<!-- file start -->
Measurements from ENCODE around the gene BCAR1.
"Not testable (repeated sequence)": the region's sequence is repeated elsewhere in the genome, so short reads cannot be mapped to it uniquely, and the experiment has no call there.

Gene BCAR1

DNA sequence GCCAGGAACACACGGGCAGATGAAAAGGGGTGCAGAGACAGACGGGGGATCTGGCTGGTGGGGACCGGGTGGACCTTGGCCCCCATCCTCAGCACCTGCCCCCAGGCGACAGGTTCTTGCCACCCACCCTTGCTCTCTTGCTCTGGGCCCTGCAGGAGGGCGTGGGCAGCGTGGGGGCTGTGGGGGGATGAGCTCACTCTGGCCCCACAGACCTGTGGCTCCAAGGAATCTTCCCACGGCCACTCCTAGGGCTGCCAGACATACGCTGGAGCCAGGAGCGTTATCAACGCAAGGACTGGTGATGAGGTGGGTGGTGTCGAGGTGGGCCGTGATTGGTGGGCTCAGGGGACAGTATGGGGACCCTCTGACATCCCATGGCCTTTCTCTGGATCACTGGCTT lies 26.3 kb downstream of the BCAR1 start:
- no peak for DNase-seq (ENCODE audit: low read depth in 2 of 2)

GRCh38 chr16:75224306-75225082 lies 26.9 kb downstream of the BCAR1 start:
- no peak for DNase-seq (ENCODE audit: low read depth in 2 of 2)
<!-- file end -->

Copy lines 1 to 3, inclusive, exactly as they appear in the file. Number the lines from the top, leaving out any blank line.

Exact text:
Measurements from ENCODE around the gene BCAR1.
"Not testable (repeated sequence)": the region's sequence is repeated elsewhere in the genome, so short reads cannot be mapped to it uniquely, and the experiment has no call there.

Gene BCAR1